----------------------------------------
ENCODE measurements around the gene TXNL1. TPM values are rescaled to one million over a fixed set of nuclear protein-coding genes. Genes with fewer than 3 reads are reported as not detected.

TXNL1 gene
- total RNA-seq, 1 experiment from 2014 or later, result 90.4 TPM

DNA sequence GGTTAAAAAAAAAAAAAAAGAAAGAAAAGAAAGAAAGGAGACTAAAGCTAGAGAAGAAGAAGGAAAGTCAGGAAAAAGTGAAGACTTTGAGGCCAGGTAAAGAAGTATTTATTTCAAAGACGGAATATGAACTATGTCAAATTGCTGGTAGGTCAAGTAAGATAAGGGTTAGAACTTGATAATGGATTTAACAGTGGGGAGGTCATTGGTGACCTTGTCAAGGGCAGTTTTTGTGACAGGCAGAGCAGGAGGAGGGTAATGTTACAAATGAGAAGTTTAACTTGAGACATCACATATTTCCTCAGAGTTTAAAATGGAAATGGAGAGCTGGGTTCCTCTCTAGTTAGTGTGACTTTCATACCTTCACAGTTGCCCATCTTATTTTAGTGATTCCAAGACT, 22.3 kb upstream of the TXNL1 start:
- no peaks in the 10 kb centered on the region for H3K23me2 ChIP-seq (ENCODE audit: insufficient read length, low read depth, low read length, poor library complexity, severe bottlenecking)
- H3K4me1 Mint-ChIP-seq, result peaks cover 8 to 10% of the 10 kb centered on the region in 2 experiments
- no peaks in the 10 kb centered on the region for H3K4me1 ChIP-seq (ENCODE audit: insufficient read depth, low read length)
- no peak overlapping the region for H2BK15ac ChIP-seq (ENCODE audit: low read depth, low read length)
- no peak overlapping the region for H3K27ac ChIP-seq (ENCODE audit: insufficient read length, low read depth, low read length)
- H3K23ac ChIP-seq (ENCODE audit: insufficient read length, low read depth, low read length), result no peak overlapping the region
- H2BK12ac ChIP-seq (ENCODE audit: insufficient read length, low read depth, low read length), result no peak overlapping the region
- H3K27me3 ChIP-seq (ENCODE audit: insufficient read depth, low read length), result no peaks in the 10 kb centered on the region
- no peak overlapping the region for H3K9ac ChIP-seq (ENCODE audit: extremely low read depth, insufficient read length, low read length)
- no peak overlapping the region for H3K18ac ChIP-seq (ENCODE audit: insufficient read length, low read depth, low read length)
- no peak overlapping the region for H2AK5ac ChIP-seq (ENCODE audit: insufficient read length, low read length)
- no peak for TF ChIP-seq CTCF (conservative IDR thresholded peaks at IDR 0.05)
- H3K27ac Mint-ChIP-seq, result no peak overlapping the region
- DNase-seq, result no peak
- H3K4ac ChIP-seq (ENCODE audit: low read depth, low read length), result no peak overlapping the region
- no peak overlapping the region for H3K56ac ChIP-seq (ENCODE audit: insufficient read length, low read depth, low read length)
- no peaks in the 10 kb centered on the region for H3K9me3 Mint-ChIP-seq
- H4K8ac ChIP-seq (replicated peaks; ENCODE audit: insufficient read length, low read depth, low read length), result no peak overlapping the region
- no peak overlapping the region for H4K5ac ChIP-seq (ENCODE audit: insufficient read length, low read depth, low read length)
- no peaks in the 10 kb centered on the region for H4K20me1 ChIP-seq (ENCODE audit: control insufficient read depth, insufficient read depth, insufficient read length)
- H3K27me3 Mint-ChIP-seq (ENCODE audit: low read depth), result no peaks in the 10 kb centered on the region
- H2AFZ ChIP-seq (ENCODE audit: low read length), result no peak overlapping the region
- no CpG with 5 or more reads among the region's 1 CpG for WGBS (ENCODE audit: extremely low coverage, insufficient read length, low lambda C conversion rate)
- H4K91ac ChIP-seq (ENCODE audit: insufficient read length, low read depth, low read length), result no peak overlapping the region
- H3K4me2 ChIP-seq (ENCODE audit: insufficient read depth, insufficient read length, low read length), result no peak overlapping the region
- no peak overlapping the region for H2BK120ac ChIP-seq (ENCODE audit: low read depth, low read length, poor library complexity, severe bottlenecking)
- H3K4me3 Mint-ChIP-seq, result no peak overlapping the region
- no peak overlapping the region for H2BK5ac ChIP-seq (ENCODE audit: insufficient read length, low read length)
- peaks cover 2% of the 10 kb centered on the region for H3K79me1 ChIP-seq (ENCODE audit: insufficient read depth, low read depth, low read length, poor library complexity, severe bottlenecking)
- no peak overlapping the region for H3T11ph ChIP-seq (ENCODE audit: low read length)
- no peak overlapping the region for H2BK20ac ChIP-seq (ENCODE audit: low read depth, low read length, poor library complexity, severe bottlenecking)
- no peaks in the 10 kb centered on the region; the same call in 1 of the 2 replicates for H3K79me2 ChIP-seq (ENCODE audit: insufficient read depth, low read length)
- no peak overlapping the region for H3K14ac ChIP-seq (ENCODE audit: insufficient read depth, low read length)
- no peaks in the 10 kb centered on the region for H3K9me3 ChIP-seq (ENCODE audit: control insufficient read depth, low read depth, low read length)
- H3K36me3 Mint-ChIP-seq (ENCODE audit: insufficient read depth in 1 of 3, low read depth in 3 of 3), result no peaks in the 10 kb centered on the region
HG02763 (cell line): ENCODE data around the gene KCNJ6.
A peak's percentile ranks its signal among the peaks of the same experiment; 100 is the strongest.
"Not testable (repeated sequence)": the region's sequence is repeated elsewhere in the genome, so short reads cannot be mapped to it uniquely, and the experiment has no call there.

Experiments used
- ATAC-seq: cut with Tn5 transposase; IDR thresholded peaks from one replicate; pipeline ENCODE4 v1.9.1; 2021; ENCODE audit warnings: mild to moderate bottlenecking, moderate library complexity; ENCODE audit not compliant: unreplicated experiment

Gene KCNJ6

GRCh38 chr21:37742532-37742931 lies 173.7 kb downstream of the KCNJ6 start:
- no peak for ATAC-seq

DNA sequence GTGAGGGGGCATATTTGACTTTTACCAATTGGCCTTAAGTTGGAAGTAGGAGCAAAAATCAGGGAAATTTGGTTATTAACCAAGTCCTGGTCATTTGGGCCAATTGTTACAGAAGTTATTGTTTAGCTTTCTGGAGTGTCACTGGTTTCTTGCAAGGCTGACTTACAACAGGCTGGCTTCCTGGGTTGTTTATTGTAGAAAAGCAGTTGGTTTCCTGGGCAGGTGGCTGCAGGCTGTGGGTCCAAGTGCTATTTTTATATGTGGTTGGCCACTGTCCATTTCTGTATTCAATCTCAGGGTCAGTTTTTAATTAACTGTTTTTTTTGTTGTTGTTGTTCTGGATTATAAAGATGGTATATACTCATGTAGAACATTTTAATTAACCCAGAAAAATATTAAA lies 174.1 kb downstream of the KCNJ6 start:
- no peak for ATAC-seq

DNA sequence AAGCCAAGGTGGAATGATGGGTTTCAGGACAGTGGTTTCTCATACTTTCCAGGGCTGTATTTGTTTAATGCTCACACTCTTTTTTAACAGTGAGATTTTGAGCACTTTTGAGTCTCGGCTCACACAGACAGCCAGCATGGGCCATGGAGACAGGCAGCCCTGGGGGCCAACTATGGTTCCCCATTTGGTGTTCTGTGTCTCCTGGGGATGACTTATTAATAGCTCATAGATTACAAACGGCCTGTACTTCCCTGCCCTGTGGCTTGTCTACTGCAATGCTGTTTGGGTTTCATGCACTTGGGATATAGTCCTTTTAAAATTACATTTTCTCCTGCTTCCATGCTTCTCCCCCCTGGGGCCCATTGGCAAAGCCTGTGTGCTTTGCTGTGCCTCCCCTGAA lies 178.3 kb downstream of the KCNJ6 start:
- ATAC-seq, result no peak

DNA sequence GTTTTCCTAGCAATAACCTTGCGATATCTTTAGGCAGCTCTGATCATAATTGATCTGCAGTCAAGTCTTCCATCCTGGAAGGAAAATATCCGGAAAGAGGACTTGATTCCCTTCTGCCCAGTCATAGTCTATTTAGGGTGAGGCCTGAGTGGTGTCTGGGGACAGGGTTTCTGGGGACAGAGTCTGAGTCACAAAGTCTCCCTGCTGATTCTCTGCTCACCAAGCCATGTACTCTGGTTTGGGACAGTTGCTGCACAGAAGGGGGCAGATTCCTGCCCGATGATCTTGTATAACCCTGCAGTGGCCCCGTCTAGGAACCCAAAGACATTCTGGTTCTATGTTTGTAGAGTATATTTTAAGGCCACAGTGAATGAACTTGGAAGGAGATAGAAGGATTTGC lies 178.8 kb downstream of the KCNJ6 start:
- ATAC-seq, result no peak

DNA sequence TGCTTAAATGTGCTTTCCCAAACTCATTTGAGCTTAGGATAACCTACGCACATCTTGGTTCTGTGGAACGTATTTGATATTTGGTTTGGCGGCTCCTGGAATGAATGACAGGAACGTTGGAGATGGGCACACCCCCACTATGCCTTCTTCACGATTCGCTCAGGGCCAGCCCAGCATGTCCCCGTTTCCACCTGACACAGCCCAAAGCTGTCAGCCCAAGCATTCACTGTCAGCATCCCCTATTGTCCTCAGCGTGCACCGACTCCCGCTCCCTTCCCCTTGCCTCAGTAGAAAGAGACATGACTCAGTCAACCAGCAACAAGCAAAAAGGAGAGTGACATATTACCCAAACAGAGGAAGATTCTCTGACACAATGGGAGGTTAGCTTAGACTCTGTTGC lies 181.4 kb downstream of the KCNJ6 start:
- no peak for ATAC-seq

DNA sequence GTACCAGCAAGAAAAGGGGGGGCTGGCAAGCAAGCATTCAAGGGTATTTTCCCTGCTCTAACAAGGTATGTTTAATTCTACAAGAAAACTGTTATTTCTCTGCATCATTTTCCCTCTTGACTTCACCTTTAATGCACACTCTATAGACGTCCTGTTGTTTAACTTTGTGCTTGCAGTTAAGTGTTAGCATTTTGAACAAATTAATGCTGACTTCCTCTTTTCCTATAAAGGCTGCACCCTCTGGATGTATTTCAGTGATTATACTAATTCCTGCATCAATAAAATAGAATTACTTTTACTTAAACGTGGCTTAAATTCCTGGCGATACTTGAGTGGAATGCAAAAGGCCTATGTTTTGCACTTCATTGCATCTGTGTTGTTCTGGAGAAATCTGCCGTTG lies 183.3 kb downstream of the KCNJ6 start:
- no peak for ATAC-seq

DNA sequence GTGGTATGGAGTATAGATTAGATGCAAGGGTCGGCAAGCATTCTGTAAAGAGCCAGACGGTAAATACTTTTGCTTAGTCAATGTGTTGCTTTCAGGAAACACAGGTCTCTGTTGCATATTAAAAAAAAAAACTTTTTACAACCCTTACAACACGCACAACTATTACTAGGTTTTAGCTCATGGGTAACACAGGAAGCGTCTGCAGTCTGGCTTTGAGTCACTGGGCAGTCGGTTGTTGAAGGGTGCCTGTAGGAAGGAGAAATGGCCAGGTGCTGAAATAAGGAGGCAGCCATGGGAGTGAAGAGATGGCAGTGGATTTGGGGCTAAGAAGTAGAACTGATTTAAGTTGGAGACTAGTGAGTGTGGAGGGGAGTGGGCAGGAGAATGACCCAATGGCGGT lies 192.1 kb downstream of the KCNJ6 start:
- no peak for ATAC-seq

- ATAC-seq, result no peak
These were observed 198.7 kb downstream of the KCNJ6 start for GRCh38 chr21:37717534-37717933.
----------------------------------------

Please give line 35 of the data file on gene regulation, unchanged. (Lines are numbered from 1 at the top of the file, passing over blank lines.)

- no peak overlapping the region for H2BK20ac ChIP-seq (ENCODE audit: low read depth, low read length, poor library complexity, severe bottlenecking)